ASHBURN, Va. -- The Washington Redskins don’t want to place too much on rookie Su'a Cravens, including expectations. As defensive coordinator Joe Barry reminded everyone last week: Cravens is still just 20 years old and learning a new role.
The Redskins drafted Cravens, a safety at USC, to provide help as a linebacker in their nickel and dime packages. He’s listed as a safety, but is far more suited for the role Washington has for him than as a traditional starting safety. Cravens is bigger than many safeties, but runs better than a lot of linebackers. That combination, the Redskins hope, can make him effective as a nickel/dime linebacker.
“I have to be careful with that because a guy like that you can do so many things with,” Barry said. “You can play him at inside backer, you can play him at outside backer and rush him off the edge or drop him into coverage. You can play him in the slot in a nickel position and do a bunch of things with him.”
The first thing the Redskins must do is help him learn the defense. Cravens has worked primarily with the No. 2 defense throughout the spring, but you can see why they like him near the line of scrimmage.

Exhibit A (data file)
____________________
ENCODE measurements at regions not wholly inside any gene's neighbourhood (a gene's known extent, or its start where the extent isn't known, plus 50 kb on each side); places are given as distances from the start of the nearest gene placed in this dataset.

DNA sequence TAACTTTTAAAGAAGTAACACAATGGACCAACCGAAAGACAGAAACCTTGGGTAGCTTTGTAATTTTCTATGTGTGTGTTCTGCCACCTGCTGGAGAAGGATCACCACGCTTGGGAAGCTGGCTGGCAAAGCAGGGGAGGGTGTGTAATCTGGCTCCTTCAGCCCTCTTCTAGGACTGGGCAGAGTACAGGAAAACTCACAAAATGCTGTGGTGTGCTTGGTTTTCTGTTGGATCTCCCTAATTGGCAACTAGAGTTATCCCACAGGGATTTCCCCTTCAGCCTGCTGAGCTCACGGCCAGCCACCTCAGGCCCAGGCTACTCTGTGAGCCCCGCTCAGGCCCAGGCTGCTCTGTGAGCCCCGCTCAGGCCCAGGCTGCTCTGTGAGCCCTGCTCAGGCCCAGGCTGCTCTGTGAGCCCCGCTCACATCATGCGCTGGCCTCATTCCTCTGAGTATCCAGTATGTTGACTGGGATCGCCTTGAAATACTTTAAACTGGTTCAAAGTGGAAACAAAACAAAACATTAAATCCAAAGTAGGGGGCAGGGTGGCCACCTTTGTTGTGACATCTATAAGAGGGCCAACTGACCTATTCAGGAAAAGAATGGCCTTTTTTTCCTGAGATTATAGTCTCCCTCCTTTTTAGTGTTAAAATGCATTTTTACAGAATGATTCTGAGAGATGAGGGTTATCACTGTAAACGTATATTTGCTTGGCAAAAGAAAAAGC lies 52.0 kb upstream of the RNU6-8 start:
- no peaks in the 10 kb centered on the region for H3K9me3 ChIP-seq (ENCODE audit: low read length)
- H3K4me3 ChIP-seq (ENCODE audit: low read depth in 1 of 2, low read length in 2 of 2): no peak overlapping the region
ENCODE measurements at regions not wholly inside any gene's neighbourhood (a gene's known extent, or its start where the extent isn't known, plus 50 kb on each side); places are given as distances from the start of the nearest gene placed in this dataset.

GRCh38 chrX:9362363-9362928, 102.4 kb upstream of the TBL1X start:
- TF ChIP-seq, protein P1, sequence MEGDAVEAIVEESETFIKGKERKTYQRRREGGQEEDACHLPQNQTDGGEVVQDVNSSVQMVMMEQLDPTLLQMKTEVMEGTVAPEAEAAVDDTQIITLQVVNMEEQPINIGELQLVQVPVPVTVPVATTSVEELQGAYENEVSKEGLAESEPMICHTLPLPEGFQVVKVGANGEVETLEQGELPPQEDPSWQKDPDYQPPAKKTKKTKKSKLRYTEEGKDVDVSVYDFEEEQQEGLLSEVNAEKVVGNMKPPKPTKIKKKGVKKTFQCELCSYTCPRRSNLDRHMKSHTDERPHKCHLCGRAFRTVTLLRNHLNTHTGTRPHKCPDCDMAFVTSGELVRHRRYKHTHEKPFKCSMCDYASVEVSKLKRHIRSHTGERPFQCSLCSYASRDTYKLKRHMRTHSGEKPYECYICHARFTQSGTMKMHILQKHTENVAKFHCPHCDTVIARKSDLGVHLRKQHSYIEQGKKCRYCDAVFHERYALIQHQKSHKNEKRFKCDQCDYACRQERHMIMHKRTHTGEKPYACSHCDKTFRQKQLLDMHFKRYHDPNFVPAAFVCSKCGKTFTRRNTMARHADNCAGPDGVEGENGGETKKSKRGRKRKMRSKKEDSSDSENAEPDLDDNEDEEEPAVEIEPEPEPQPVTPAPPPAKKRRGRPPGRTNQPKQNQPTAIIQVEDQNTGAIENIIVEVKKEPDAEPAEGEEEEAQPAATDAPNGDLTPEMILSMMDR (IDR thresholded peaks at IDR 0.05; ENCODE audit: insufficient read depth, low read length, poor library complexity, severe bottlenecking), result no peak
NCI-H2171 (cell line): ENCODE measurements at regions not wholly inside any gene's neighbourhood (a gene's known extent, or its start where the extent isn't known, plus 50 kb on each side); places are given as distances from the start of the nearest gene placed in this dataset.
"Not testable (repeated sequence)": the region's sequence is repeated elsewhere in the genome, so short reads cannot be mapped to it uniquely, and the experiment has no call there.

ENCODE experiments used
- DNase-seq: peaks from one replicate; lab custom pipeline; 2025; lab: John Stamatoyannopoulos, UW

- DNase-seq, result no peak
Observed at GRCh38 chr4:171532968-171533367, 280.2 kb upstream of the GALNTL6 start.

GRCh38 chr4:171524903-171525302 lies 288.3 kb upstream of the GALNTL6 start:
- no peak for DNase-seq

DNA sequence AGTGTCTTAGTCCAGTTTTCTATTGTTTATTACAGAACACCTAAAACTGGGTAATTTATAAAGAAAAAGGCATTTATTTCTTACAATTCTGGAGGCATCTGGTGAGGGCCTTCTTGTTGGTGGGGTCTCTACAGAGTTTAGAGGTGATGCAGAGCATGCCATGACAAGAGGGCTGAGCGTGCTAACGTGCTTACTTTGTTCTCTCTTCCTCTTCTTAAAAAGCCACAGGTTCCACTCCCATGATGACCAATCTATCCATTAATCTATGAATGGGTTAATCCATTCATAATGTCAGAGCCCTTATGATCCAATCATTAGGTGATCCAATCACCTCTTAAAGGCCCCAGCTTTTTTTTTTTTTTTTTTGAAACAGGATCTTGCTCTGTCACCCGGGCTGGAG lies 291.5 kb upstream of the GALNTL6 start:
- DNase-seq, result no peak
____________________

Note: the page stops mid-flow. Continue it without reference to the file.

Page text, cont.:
He's just faster (4.65 40-yard dash at his pro day) than most inside linebackers. Once he gets comfortable with the defense and reading NFL offenses, that speed should be more evident.
For now it’s visible, for example, in how quickly he drops after faking a blitz through the interior. Wednesday, he lined up in the "A" gap and dropped into coverage. If he plays as they hope, his versatility will provide another subtle disguise for a coverage or a blitz.
I liked his reaction to a bootleg; Cravens changed directions well and covered his man. There are definitely times his man, whether a running back or tight end, gets a step on him, but you can see the skills that led to him being drafted in the second round. That's what a team builds upon. Spring is the time for optimism and hope for any team and it’s no different when it comes to Cravens and the Redskins. In college he was an instinctive player, which allowed him to maximize his speed (something not all players can do).
“He’s a special one in the sense that he has God-given football awareness and instincts,” Barry said.
“He’s got natural stuff. Plus, he’s a great athlete, he’s tough, he can run, he can tackle, he can hit, he can blitz, he can play coverage. The sky is the limit on what we can do with him.”